We really need to look at who is bunting. If it’s the 8 or 9 hitters and the pitcher wants to walk the next guy to face a better hitter in a force out situation, I think the offense will take that.
There were very few extra base hits and even fewer homers, which means it’s going to take 2 hits to score that guy from first. So few teams were getting those hits especially from the bottom.
So many of the hits were ground balls that just got through the IF.
The Florida-Carolina game was a perfect example. Bases loaded no outs, and they couldn’t get the ball out of the IF.
If the offences were driving the ball, it’d be completely different.
I’m not sure I have the interest to compile the stats, but the BABIP and SLG for all teams had to be very low.
Carolina essentially won a game on a ground ball that was 1 inch over Florida pitcher’s glove and then a throwing error. The series was completely void of batters driving the ball. It was stunning.
I might check and see waht the overall BA with runners on was. My guess is that it is far lower than the ML average, which is what we’re using for reference. I’d also bet that the run values for walks and singles is lower than ML averages as well.
I grew up in the Gorilla Ball era, and this CWS was like going from the steroid era to the dead ball/bat era.
Comment by CircleChange11 — July 2, 2011 @ 3:27 pm
BA – .240/.260
OBP – .307/.329
SLG – .315/.410
OPS – .622/.739
BB – 6.5/6.6
K – 15.9/13.9
R – 7.2/9.0
2B – 2.3/3.6
3B – 0.5/0.4
HR – 0.6/2.0
Seriously, looking at the decreased doubles and home runs in the CWS, combined with the overall lower BA it’s pretty obvious that teams were playing with the mindset that they aren’t going to get 2-3 singles in an inning to plate a run … and they aren’t counting on doubles and homers (especially from the bottom of the order).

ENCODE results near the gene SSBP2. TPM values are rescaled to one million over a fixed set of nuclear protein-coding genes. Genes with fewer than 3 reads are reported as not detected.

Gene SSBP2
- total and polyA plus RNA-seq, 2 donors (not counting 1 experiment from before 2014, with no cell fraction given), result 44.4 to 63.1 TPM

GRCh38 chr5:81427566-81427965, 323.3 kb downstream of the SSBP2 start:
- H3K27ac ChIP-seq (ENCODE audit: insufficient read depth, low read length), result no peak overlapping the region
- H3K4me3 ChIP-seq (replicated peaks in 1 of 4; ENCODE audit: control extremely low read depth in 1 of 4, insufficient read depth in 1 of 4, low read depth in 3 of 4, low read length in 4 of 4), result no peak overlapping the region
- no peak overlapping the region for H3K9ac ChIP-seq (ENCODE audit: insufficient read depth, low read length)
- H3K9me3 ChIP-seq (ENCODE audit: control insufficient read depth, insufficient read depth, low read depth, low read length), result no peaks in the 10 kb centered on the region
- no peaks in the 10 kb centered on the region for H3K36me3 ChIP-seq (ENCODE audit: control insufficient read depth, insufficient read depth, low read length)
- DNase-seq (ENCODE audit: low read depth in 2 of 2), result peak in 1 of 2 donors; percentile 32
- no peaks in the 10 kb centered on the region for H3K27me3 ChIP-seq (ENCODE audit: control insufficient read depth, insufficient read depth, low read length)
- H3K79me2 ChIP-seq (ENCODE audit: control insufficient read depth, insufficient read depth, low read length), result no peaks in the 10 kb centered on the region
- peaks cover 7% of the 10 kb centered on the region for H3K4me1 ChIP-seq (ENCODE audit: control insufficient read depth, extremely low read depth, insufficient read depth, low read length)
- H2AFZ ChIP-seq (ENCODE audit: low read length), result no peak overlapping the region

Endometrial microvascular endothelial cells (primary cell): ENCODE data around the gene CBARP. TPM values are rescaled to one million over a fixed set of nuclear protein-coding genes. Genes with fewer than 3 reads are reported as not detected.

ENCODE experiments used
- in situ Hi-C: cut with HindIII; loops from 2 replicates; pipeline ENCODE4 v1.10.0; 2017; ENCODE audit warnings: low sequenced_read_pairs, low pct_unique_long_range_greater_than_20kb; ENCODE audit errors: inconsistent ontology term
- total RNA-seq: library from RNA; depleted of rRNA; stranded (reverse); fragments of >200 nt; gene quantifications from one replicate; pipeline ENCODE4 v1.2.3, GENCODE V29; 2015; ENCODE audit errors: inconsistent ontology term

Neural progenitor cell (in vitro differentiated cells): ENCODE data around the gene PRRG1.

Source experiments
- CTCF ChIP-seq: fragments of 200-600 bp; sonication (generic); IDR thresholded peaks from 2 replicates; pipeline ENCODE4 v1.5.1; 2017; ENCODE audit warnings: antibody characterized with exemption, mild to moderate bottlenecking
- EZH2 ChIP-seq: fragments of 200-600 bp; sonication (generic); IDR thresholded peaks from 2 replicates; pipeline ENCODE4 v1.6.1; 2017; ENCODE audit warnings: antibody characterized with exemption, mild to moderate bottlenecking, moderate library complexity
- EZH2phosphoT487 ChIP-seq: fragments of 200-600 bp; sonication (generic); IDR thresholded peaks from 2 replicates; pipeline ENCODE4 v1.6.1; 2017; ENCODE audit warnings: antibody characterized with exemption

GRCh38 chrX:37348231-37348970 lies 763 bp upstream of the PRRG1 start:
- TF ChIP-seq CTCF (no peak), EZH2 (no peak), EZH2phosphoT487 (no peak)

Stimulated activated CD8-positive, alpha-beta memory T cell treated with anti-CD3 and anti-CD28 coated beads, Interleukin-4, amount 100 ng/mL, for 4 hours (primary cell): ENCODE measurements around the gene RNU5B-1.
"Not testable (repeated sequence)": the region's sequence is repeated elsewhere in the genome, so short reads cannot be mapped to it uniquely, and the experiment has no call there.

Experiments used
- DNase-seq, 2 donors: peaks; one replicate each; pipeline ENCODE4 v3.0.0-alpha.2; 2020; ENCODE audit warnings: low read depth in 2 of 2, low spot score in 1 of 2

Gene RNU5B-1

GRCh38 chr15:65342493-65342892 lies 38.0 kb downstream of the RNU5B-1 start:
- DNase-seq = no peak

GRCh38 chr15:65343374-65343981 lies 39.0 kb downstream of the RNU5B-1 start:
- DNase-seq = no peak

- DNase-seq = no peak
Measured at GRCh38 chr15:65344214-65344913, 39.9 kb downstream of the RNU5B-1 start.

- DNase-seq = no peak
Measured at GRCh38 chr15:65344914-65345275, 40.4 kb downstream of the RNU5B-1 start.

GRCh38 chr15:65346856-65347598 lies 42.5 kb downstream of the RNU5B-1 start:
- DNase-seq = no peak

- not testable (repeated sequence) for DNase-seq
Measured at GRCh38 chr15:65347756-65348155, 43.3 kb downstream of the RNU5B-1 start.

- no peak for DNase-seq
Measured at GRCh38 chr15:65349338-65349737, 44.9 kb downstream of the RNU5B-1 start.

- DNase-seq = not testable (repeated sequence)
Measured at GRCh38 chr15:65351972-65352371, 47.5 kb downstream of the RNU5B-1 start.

The Runs per game isn’t all that bad considering. Much like MLB, that number is higher due to 8-3 type games. My guess is there aren’t many bunts in these type of games in the CWS either.
For a comparison, Yuneisky Betancourt is batting .242 with a .352 SLG … both marks better than the CWS average. YB’s value with the bat is -11.7 runs.
Comment by CircleChange11 — July 2, 2011 @ 4:21 pm
The only problem with these numbers are that the CWS numbers are depressed by all the bunting.
Bunts for singles are counted the same as singles, and ought to be: the defense has to play them in the same way and require athleticism and skill to execute, so including them in any statistical comparison is absolutely valid.
Sacrifice bunts are not counted in any of the statistics CircleChange11 listed there, so no, there would be no depression of the stats by all the bunting.
To me what’s of relevance is exactly the stats listed here: when, relative to ‘normal’ baseball conditions, offence can’t achieve, unorthodox, small ball strategies are more effective. While anecdotal observations of more pop-ups, K’s, and GIDPs are interesting, quantifying the benefits to these strategies can be achieved by looking at the probability of scoring in any situation (say, with a runner on first and nobody out), and comparing that probability with that of an advanced runner at the cost of an out (say if the runner from first is advanced on a SAC).